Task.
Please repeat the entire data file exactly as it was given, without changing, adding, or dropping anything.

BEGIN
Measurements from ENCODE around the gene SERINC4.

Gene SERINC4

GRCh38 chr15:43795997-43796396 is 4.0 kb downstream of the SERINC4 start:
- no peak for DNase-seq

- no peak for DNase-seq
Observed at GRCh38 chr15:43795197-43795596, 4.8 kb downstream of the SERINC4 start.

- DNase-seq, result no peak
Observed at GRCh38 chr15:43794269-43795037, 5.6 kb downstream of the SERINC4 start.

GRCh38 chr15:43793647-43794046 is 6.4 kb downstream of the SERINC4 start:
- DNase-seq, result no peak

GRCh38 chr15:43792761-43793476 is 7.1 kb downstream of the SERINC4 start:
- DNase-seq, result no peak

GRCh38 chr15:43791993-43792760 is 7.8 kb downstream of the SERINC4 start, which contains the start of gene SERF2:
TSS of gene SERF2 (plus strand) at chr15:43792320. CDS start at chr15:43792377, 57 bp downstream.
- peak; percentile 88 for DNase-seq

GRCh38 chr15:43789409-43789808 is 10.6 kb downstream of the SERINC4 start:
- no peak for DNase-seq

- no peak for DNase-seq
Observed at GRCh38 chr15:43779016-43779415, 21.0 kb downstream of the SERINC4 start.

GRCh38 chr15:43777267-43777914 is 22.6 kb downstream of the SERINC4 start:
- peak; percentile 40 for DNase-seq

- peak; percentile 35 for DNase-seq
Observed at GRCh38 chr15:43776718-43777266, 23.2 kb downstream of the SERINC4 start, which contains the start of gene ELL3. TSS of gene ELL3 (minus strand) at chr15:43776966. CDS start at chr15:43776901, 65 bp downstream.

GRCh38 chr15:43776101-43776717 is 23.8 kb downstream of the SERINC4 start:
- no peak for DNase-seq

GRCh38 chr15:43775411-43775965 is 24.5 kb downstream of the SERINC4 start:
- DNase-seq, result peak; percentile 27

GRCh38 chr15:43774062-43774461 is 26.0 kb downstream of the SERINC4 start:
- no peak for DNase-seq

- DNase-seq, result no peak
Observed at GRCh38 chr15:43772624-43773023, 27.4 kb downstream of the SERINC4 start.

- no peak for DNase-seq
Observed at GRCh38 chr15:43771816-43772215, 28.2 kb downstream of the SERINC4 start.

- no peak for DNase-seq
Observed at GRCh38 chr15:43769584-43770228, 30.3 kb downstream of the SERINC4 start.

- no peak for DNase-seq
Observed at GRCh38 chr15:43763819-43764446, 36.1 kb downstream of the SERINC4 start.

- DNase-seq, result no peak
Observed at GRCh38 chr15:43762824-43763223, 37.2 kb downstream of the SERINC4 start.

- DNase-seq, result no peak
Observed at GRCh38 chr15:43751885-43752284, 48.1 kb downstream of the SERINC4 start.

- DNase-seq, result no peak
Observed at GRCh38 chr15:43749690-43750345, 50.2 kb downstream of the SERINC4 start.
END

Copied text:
Measurements from ENCODE around the gene SERINC4.

Gene SERINC4

GRCh38 chr15:43795997-43796396 is 4.0 kb downstream of the SERINC4 start:
- no peak for DNase-seq

- no peak for DNase-seq
Observed at GRCh38 chr15:43795197-43795596, 4.8 kb downstream of the SERINC4 start.

- DNase-seq, result no peak
Observed at GRCh38 chr15:43794269-43795037, 5.6 kb downstream of the SERINC4 start.

GRCh38 chr15:43793647-43794046 is 6.4 kb downstream of the SERINC4 start:
- DNase-seq, result no peak

GRCh38 chr15:43792761-43793476 is 7.1 kb downstream of the SERINC4 start:
- DNase-seq, result no peak

GRCh38 chr15:43791993-43792760 is 7.8 kb downstream of the SERINC4 start, which contains the start of gene SERF2:
TSS of gene SERF2 (plus strand) at chr15:43792320. CDS start at chr15:43792377, 57 bp downstream.
- peak; percentile 88 for DNase-seq

GRCh38 chr15:43789409-43789808 is 10.6 kb downstream of the SERINC4 start:
- no peak for DNase-seq

- no peak for DNase-seq
Observed at GRCh38 chr15:43779016-43779415, 21.0 kb downstream of the SERINC4 start.

GRCh38 chr15:43777267-43777914 is 22.6 kb downstream of the SERINC4 start:
- peak; percentile 40 for DNase-seq

- peak; percentile 35 for DNase-seq
Observed at GRCh38 chr15:43776718-43777266, 23.2 kb downstream of the SERINC4 start, which contains the start of gene ELL3. TSS of gene ELL3 (minus strand) at chr15:43776966. CDS start at chr15:43776901, 65 bp downstream.

GRCh38 chr15:43776101-43776717 is 23.8 kb downstream of the SERINC4 start:
- no peak for DNase-seq

GRCh38 chr15:43775411-43775965 is 24.5 kb downstream of the SERINC4 start:
- DNase-seq, result peak; percentile 27

GRCh38 chr15:43774062-43774461 is 26.0 kb downstream of the SERINC4 start:
- no peak for DNase-seq

- DNase-seq, result no peak
Observed at GRCh38 chr15:43772624-43773023, 27.4 kb downstream of the SERINC4 start.

- no peak for DNase-seq
Observed at GRCh38 chr15:43771816-43772215, 28.2 kb downstream of the SERINC4 start.

- no peak for DNase-seq
Observed at GRCh38 chr15:43769584-43770228, 30.3 kb downstream of the SERINC4 start.

- no peak for DNase-seq
Observed at GRCh38 chr15:43763819-43764446, 36.1 kb downstream of the SERINC4 start.

- DNase-seq, result no peak
Observed at GRCh38 chr15:43762824-43763223, 37.2 kb downstream of the SERINC4 start.

- DNase-seq, result no peak
Observed at GRCh38 chr15:43751885-43752284, 48.1 kb downstream of the SERINC4 start.

- DNase-seq, result no peak
Observed at GRCh38 chr15:43749690-43750345, 50.2 kb downstream of the SERINC4 start.